Behavior Data Sheets
What is a behavior data sheet? A behavior data sheet is a form that is used by habilitation technicians (including SEI and AFL providers) to record daily data about specific behavior support needs a person may exhibit. The sheets are not all alike but should contain some of the same information. Most behavior data sheets are paper and some are in Therap, but we are working to move them all to Therap eventually.
Where does a behavior data sheet come from? Most behavior data sheets are related to a formal behavior support plan (BSP,) but some of them are put in place to track specific behaviors that may lead to the development of a formal behavior plan. Data sheets that are related to a formal BSP are provided by the psychologist or behavior specialist who writes and monitors the plan.
The Clinical team is responsible for creating any behavior data sheets that are not related to a formal BSP and may base it on one of the existing sheets. The Program Manager is responsible for printing copies for you to use. Some data sheets run for the whole month, some run for 15 or 16 days, and others are used until they are filled up and then others are provided. The Program Manager collects all behavior data sheets at the end of the month and provide new data sheets at the beginning of the month and as needed.
Where are behavior data sheets kept? Day Support behavior data sheets are kept locked in the Med Room when not in use and with the habilitation technician while in use within the city. You will be shown where the behavior data sheet is kept for the person or people you support. You must return the data sheet to that spot when not in use and at the end of your shift. If you are providing residential services, you must keep the behavior data sheet under double lock the same way you keep all confidential paperwork and information when it is not actively in use.
What’s on a behavior data sheet? You will be trained on how to use the behavior data sheet for any person with whom you assigned to work. Each sheet will be different. Some will have the person’s name and other information already printed, and others will require you to record that information. The data sheet may have specific (target) behaviors already printed, or you may have to write them in. All sheets should have a way for you to record the date, time, and perhaps duration of the specific behavior being documented. They may ask you to describe what happened before, during, and after the behavioral episode. Some behavior data sheets ask you to record pro-active training activities that you are working on with the person as a part of the formal BSP. Most sheets will have a place for you to write and/or sign your name and may ask you to initial your entries.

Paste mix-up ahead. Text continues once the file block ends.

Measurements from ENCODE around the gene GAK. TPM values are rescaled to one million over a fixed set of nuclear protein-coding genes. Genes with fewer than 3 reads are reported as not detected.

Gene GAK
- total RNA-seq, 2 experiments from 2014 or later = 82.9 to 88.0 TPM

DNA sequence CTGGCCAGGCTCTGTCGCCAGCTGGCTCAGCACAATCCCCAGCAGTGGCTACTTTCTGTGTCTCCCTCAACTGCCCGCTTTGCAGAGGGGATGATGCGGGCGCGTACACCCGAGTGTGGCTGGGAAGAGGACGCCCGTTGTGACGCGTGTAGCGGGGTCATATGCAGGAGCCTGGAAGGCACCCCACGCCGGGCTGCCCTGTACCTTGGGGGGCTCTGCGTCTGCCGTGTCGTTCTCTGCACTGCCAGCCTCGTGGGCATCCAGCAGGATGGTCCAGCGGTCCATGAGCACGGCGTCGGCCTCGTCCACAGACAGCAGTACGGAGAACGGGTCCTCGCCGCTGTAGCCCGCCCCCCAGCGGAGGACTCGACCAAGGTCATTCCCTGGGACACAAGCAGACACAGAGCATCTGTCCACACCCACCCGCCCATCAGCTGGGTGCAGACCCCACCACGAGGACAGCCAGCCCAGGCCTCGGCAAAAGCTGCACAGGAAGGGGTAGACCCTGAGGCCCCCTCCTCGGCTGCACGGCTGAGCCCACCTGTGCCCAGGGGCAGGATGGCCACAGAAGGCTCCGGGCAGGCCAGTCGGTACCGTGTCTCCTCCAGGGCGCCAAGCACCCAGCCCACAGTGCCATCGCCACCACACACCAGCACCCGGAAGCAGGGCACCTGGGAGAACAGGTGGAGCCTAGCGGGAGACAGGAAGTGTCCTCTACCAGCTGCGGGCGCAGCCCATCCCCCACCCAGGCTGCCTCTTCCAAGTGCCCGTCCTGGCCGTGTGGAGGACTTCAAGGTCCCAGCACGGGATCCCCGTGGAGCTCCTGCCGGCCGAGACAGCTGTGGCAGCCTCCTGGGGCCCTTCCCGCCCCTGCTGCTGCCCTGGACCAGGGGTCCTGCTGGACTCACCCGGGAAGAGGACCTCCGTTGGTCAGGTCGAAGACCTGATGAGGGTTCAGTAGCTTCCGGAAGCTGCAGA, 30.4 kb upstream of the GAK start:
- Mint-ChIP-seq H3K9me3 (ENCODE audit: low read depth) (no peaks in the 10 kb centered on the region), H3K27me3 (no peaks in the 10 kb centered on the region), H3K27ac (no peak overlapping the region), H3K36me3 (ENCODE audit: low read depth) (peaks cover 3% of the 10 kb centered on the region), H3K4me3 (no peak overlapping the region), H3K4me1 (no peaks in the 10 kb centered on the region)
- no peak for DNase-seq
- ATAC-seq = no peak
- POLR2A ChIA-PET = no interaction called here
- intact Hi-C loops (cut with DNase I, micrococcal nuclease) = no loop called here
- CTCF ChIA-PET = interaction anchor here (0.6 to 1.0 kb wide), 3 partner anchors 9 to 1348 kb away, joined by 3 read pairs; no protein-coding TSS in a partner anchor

What happens when a behavior data sheet is completed? Program Manager will review behavior the data sheets at certain intervals. They will collect the behavior data sheets at the end of the month when they put out the new ones. The Clinical Director and her team reviews behavior data for inclusion in quarterly progress report. They will scan the sheets each month and forward them to the psychologist or behavior specialist who wrote and is monitoring the plan, or to the care coordinator if the person doesn’t have a formal BSP. Those behavior data sheets that are in Therap are printed and forwarded to the psychologist or behavior specialist by the Clinical team.
Why are behavior data sheets important? The services that people receive are regularly reviewed to make sure that they are getting no more or no less than exactly the services they need. The people who make the decisions about what services are approved rely on providers to provide them with information about the kind of support the people need. If the person requires a lot of support to maintain behavioral control, that support needs to be reflected on those behavior data sheets or the person might lose his/her services.
Anything else I need to know? For paper behavior data sheets, only use Black Ink to complete them and make sure not to use ink that bleeds through to the other side as it can make the data difficult if not impossible to read, especially on the scans. Ask questions every time you need clarification on how to complete a data sheet, whether or not to record specific information, or if you have any questions at all about the form. If you feel that there is important information about the person’s behavior support needs that is not being captured on the data sheet, talk to your Program Coordinator to find out what the best way is to make sure that information gets recorded and passed along. Remember that the behavior data sheets are not a way to keep a record of all the bad things a person is doing. They are to demonstrate when, where, how, and why a person is demonstrated the need for behavior support, how the support was provided, and its effectiveness. You are spending more time with the person than anyone else who will read those behavior data sheets, so you need to make sure that what you are observing is accurately reflected in the data. It might seem like a good idea to make copies of the behavior data sheet ahead of time so you know you won’t run out. The problem with that idea, though, is that behavior data sheets may be updated at any time, and all the copies you made would become obsolete. You need to get all of your sheets from the Program Manager to make sure you always have the most recent version.